Such an inverted rib waveguide has the advantage that the upper surface of the chip is substantially planar, although further devices may be formed in the upper silicon layer, or in a further silicon layer formed thereon, e.g. a further rib waveguide in the conventional orientation.

Alternatively, a conventional silicon rib waveguide may be formed, with an oxide layer formed on the surface thereof and further material deposited over the oxide layer (or the oxide layer increased in thickness substantially) to bury the rib waveguide. In these cases the portions 2A-2B of the lower oxide layer shown in FIG. 4 may not be present.

The methods described above can be further extended to enable other devices which require a non-planar oxide layer to be formed within a substrate to be fabricated. Thus, lower parts of the non-planar oxide layer are formed by the lower oxide layer 2, upper parts of the non-planar oxide layer are formed by the upper oxide layer 3 and the upper and lower parts of the non-planar oxide layer connected by trenches filled with oxide (or other suitable material).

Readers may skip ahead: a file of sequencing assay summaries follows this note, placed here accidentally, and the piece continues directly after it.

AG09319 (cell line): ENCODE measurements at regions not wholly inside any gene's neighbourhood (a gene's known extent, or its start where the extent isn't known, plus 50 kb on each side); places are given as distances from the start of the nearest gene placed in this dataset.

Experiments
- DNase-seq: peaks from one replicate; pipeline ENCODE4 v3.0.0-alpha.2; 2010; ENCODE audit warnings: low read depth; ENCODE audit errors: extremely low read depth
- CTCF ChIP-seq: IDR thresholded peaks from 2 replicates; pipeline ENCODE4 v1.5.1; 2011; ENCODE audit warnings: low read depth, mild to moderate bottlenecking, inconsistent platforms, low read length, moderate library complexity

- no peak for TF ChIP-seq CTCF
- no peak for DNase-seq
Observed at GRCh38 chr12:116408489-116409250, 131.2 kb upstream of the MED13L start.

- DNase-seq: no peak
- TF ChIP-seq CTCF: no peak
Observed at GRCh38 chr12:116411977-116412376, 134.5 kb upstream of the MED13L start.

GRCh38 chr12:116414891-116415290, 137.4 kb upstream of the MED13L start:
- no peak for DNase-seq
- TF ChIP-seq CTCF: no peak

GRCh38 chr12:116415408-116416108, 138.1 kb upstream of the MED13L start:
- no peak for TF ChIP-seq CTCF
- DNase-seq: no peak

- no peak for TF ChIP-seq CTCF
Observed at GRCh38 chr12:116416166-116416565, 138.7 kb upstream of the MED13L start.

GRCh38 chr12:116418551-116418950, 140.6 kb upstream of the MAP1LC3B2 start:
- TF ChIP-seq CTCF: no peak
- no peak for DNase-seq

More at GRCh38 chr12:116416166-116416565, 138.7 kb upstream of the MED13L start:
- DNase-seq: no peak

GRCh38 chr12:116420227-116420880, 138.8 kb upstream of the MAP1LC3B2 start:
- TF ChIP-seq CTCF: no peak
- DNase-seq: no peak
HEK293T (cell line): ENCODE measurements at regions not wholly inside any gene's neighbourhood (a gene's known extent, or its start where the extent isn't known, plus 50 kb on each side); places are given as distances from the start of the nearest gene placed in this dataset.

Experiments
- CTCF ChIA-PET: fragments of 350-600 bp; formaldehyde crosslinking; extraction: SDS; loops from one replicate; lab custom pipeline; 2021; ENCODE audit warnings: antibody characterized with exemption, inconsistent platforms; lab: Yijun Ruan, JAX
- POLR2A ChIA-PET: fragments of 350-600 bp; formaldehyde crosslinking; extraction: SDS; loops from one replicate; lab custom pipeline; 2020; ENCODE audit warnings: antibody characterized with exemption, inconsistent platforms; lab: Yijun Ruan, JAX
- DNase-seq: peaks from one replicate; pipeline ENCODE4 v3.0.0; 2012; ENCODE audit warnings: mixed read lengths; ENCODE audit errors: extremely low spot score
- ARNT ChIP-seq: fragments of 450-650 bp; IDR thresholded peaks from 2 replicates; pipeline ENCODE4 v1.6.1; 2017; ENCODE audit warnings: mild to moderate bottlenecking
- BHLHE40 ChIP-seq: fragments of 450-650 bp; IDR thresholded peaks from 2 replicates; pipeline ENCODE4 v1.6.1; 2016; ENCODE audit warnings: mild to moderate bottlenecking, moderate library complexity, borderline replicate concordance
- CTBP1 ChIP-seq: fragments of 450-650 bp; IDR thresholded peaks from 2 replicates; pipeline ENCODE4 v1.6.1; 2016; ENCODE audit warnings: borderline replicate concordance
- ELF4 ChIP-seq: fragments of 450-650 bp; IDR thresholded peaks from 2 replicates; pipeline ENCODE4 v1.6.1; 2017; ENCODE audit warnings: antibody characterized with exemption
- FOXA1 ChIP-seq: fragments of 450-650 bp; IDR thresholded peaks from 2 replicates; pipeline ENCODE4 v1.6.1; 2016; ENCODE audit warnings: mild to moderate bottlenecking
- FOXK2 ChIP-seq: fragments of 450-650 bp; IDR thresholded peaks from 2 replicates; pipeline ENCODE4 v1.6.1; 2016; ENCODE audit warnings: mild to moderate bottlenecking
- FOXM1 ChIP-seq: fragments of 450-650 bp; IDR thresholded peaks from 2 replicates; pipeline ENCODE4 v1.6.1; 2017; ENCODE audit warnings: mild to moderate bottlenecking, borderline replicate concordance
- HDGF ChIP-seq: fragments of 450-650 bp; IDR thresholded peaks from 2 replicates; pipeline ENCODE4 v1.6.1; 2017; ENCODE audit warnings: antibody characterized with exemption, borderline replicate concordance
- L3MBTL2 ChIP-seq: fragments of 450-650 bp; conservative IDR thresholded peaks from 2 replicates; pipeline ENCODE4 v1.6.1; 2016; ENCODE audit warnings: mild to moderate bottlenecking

Similarly, the methods described above can be extended to enable optical devices or components comprising two layers of buried oxide, with at least part of the component formed between the two layers, to be fabricated.

FIGS. 5A to 5E are schematic cross-sectional views of a selection of components which are envisaged. The thin layers shown being oxide layers or other suitable material serving to confine light within the components thus defined.

FIG. 5A shows a conventional rib waveguide 12 projecting from the surface of a chip and a further inverted waveguide 13 buried in the chip. These may share a common slab region 14 or separate slab regions may be provided separated by a further oxide layer (not shown).